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CMSD, other urban districts nationwide seek more federal funding

The functionality of education has changed in a matter of weeks
CMSD
Posted at 6:03 PM, Apr 28, 2020
and last updated 2020-04-28 18:54:01-04

CLEVELAND — As the face of education has changed in just a matter of weeks, so has the need for accessible, reliable technology for students and teachers.

“And that’s why we’re asking for the federal government to be thinking of this now and not for it to occur later,” said Eric Gordon, Superintendent of the Cleveland Metropolitan School District.

Gordon, along with 61 other superintendents nationwide, are asking Congress for more than $200 billion in additional relief.

“Staving off the budget revenue shortfalls that we know we can anticipate,” Gordon said, “Across the country we’re expecting a 15 to 25 percent reduction in revenue.”

Those superintendents are seeking those funds to offset costs of student meal services and the purchase of software needed for remote learning.

“We’re going to need the dollars in place to make sure that we can provide those needs,” Gordon said.

President Trump signed the CARES Act last month, which would provide relief for K-12 schools across the country.

However, Gordon said CMSD has yet to see that money.

“The CARES dollars that have already put in there are certainly welcomed,” Gordon said, “But they’re a fraction of what was even in the recovery package for the recession in 2008 through 2010.”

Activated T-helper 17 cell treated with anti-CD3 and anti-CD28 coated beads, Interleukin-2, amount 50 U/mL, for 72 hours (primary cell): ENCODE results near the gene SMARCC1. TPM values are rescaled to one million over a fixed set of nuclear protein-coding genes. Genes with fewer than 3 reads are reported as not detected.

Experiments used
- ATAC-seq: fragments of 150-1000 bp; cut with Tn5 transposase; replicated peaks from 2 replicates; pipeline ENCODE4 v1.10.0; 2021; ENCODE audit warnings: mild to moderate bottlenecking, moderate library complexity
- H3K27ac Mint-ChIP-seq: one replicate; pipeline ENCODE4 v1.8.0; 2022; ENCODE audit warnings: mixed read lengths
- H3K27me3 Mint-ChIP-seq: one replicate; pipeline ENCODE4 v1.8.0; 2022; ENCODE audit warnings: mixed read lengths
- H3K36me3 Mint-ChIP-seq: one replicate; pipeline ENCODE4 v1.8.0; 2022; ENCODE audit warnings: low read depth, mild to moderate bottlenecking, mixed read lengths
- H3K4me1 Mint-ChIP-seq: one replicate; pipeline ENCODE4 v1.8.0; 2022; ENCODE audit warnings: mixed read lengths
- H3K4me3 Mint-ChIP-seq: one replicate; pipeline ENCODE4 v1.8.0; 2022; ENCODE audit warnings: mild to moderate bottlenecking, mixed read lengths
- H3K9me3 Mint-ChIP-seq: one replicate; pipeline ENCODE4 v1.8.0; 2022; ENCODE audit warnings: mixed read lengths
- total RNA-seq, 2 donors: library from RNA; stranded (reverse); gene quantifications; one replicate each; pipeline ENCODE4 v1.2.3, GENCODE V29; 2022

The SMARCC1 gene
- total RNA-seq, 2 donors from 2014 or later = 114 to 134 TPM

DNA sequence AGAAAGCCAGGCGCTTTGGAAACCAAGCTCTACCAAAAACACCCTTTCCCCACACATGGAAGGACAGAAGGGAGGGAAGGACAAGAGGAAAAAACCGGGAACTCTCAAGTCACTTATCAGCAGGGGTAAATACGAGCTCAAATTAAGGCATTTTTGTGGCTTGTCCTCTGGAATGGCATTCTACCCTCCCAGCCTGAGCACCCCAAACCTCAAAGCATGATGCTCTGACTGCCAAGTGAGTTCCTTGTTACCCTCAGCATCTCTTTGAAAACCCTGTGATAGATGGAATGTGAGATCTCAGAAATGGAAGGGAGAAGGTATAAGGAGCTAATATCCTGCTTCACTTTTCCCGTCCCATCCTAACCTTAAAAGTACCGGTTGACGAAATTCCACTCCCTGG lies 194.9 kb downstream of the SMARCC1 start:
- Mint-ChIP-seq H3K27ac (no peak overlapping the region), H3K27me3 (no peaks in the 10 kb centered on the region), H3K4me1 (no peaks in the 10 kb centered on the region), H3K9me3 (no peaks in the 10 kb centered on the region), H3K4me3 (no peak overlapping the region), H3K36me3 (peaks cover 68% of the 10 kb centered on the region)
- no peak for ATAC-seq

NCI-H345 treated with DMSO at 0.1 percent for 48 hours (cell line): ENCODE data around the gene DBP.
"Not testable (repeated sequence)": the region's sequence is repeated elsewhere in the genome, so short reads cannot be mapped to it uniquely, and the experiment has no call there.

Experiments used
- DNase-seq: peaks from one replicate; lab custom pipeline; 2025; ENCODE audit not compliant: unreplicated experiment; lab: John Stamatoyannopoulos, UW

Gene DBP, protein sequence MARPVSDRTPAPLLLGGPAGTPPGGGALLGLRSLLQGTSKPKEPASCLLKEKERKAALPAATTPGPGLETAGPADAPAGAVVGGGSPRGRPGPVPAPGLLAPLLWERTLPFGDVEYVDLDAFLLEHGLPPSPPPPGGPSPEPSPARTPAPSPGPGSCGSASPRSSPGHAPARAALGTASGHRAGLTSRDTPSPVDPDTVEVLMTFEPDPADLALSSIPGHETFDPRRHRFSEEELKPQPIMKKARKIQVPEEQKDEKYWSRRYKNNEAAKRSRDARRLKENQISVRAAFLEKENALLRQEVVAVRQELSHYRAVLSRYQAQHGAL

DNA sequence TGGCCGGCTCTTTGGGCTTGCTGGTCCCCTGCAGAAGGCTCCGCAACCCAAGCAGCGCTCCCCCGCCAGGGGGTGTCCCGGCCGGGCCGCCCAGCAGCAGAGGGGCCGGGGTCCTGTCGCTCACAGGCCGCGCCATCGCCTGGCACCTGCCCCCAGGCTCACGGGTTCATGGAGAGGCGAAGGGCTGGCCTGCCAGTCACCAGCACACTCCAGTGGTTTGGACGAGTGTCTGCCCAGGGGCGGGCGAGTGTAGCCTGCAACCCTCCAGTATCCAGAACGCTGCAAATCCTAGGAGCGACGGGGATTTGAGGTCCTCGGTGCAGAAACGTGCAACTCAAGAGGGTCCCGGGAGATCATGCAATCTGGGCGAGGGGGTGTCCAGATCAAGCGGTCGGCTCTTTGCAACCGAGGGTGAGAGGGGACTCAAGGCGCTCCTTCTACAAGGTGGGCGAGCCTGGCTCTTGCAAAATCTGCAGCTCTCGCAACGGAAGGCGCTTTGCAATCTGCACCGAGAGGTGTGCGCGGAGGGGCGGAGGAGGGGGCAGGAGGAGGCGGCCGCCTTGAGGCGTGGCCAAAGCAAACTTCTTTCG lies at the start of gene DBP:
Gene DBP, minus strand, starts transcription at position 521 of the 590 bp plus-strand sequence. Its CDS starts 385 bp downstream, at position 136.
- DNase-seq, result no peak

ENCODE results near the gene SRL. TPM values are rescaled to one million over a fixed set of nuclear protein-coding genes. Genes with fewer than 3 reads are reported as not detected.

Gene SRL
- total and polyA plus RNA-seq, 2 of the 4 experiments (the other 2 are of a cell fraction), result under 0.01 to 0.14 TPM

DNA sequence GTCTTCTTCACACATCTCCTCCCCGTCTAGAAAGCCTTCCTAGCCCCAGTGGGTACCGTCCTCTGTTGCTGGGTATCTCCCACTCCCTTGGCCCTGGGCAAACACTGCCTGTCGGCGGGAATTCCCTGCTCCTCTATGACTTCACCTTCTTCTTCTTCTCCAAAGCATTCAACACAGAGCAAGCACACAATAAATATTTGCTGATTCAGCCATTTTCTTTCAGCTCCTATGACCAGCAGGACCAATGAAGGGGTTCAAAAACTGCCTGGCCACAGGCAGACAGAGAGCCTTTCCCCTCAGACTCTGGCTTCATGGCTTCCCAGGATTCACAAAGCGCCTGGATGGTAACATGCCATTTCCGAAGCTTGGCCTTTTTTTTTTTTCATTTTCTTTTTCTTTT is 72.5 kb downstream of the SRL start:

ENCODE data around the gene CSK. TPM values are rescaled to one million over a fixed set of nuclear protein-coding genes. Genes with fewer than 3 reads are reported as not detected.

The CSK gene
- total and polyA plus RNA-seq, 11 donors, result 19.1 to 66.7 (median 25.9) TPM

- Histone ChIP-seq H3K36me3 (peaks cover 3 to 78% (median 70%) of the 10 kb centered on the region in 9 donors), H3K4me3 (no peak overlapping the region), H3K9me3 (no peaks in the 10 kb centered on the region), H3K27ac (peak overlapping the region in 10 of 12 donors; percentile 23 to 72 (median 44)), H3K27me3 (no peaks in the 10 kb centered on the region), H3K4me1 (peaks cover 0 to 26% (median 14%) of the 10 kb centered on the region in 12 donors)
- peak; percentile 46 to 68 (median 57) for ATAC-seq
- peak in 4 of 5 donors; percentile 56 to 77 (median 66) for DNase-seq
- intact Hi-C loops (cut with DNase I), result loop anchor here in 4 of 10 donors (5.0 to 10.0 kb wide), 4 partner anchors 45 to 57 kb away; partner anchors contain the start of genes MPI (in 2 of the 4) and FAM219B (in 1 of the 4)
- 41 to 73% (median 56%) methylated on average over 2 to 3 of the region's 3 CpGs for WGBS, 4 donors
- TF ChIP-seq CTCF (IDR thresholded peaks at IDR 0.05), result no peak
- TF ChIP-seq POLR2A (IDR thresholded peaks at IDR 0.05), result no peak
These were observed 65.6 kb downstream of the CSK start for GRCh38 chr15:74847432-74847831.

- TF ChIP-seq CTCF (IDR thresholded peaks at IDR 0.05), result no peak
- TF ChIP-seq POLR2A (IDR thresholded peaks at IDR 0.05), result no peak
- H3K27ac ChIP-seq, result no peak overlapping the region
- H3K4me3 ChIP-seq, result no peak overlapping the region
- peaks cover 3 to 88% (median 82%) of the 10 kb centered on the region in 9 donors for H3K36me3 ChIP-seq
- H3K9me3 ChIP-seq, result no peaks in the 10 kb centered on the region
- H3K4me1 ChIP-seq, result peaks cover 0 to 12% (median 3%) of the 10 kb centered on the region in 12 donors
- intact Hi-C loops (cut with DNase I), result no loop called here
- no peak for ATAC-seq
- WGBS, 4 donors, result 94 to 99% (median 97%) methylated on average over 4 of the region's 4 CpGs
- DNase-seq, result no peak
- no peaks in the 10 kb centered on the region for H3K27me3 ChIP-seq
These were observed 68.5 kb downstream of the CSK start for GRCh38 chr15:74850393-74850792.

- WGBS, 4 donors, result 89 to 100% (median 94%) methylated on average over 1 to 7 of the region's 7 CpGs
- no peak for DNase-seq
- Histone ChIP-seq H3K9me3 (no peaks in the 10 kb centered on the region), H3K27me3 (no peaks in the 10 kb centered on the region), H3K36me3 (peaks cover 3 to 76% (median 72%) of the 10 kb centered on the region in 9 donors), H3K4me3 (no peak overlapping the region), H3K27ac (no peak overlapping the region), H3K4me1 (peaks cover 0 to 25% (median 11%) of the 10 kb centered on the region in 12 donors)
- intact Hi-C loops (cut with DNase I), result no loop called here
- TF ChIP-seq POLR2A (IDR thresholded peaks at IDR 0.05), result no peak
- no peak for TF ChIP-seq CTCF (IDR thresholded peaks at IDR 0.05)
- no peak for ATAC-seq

Additionally, Gordon said he worries Cleveland voters who have fallen on hard times may not pass a school levy closure in November, which would result in a nearly $70 million financial hit for the district.

“People’s worlds have changed dramatically and if people have suddenly found themselves in unemployment and worried about keeping their homes, that’s going to jeopardize whether they think that can support a levy,” Gordon said.

Furthermore, the jobs of CMSD employees could be in jeopardy.

“Without relief and assuming that we are going to see the kinds of budget reductions that the governor has signaled and others have, there will be an inevitable budget cut coming that will impact personnel,” Gordon said.

The Council of the Great City Schools provided more information about the request in a written release below:

“The Council of the Great City Schools, a nationwide coalition of urban school districts chaired by CMSD Chief Executive Officer Eric Gordon, is urging Congress to allocate more than $200 billion in new funding for local school systems in the next coronavirus-related spending bill.

"In a letter to Capitol Hill, the council calls for an additional $175 billion in Educational Stabilization Funds. Distribution would be based on the formula for Title I, which provides financial assistance for schools and local educational agencies with high percentages of children from low-income households.

"The council also is urging Congress to add $13 billion for the Individuals with Disabilities Education Act, $12 billion for Title I, $2 billion for a fund that helps schools obtain affordable broadband Internet and emergency infrastructure funds that include schools.

"The closure of Ohio’s schools posed challenges for high-poverty districts like Cleveland, including Internet access needed for remote learning. Up to 40 percent of students' homes had no access to high-speed Internet and many students relied on schools and libraries for access to computers.”